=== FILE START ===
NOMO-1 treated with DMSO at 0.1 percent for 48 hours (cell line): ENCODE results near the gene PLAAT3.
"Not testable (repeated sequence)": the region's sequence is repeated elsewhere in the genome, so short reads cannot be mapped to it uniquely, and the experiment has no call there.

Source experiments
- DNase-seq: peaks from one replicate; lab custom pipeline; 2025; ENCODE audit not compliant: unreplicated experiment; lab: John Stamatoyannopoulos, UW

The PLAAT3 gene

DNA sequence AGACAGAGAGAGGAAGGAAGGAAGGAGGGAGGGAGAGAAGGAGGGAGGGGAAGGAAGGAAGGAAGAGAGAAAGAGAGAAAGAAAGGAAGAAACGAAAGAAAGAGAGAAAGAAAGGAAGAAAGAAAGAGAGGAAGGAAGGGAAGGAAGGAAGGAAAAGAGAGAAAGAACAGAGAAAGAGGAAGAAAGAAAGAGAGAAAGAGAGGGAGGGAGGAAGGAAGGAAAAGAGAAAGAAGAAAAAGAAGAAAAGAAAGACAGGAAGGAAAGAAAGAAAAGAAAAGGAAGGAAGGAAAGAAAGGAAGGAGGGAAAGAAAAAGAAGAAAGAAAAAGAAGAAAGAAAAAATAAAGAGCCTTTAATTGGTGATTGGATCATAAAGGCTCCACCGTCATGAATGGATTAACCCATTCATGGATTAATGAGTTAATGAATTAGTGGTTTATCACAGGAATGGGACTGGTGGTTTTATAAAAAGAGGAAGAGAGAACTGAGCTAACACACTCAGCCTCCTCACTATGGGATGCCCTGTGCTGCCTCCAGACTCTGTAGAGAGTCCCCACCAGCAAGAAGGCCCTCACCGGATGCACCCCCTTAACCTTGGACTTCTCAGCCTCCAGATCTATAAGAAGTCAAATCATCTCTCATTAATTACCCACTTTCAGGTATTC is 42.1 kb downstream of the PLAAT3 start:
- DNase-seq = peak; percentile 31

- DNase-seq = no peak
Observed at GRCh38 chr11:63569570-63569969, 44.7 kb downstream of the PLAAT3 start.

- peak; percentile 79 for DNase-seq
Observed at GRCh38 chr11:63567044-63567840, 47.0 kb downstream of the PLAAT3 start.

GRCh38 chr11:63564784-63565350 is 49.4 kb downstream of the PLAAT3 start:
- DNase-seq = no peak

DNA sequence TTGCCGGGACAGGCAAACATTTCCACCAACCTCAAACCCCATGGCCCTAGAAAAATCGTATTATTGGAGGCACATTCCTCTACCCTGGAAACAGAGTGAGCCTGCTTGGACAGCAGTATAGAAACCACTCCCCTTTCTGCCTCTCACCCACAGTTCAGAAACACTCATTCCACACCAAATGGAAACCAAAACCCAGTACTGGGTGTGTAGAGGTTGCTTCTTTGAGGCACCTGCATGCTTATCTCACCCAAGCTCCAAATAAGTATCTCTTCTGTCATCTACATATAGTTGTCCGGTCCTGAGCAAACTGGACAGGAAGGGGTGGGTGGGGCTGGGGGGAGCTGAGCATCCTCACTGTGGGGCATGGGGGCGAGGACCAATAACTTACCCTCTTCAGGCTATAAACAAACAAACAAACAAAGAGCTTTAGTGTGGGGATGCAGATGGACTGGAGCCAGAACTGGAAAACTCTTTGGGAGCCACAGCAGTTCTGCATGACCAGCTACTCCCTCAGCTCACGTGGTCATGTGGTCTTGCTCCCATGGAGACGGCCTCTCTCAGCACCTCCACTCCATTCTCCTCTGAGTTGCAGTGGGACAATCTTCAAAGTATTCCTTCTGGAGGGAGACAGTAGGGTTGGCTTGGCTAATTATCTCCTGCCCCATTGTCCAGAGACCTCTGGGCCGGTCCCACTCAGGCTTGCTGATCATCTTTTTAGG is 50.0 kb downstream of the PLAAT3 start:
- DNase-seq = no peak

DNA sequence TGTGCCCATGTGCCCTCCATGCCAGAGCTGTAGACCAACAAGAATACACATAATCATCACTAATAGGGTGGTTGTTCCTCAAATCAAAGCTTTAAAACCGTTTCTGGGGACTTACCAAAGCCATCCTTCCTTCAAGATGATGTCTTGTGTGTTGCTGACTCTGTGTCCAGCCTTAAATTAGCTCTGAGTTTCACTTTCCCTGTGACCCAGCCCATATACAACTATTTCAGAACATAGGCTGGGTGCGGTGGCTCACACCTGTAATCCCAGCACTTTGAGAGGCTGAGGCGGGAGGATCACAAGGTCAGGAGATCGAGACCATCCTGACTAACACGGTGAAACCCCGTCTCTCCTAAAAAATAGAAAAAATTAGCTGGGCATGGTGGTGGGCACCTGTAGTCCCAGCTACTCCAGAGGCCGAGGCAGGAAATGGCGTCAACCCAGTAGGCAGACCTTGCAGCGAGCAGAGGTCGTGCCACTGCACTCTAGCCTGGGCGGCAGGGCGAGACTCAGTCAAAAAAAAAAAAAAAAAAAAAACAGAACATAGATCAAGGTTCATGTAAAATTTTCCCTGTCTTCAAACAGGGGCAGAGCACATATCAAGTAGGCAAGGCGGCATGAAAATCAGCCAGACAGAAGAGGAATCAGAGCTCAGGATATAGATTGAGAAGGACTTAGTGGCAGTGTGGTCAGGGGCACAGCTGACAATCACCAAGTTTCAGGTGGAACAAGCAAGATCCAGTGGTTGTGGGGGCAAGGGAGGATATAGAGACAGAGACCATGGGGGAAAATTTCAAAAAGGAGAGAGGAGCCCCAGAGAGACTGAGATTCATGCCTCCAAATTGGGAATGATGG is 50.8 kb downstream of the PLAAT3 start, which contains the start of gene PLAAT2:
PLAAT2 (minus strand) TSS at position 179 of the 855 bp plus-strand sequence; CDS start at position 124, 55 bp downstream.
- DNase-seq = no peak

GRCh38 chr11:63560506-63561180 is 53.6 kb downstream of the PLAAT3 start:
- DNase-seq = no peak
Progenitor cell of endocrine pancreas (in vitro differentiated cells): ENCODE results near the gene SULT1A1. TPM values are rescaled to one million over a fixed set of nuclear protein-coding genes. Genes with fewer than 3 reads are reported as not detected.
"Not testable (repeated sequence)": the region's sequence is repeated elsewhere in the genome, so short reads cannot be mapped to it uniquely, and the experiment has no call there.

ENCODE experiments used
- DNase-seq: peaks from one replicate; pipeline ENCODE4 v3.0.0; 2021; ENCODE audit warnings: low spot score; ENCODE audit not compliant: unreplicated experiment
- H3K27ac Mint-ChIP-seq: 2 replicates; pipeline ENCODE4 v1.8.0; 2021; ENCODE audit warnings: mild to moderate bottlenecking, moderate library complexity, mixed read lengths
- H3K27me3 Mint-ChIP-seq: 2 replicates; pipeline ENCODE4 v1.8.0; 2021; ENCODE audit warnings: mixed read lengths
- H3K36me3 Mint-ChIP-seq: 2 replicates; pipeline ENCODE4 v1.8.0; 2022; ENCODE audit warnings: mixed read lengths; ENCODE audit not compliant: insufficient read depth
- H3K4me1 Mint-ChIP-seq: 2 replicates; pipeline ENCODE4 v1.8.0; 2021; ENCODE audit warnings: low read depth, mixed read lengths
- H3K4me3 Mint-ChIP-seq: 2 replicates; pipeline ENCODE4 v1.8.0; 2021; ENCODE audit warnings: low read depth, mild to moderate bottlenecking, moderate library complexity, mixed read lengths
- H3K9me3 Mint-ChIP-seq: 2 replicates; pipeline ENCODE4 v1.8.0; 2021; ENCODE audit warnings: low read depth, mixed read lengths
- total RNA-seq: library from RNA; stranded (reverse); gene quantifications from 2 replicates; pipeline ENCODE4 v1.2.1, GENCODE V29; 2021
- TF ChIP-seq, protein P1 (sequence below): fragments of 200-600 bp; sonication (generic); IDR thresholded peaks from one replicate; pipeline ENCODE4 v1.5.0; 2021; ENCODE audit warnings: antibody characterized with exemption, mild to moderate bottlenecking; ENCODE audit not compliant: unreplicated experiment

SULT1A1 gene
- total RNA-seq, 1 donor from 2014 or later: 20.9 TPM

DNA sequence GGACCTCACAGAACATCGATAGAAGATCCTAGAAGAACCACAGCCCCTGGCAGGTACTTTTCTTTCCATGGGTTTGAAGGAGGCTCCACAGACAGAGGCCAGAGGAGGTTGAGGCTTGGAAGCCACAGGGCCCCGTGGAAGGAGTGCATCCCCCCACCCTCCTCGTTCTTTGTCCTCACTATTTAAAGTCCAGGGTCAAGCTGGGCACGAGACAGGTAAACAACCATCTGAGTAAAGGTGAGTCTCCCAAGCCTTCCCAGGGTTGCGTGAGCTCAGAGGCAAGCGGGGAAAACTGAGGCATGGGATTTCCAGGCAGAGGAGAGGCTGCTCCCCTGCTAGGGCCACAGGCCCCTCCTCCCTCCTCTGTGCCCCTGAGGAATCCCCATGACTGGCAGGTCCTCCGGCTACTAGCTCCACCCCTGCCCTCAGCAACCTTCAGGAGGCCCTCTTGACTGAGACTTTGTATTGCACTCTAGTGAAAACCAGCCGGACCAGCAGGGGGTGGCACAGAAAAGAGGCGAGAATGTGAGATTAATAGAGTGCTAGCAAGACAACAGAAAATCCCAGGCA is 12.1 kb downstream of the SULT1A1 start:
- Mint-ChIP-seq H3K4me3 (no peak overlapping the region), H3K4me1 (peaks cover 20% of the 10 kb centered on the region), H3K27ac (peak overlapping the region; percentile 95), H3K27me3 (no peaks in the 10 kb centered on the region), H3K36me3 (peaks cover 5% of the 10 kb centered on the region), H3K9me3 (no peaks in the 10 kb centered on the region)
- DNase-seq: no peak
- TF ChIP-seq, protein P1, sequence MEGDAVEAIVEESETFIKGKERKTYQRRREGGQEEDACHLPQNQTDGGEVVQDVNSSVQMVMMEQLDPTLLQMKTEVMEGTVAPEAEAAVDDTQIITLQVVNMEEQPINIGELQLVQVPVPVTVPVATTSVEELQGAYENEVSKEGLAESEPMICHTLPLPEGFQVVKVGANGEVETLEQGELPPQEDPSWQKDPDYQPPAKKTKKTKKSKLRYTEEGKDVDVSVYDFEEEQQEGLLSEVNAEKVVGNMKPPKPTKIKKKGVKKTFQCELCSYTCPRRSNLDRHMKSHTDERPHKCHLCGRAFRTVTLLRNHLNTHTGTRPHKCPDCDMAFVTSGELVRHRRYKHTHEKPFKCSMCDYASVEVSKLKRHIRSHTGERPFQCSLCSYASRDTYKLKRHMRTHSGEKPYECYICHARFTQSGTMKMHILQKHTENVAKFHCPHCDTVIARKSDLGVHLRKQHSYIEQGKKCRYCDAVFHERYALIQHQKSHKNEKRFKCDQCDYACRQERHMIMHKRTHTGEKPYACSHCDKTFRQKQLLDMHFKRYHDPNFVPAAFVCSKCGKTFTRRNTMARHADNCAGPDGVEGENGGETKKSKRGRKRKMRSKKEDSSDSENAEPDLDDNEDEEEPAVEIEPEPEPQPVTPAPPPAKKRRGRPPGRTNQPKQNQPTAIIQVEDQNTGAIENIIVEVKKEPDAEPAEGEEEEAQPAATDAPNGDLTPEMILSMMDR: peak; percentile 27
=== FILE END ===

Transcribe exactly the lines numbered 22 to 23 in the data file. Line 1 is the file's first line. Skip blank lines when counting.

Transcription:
"Not testable (repeated sequence)": the region's sequence is repeated elsewhere in the genome, so short reads cannot be mapped to it uniquely, and the experiment has no call there.

ENCODE experiments used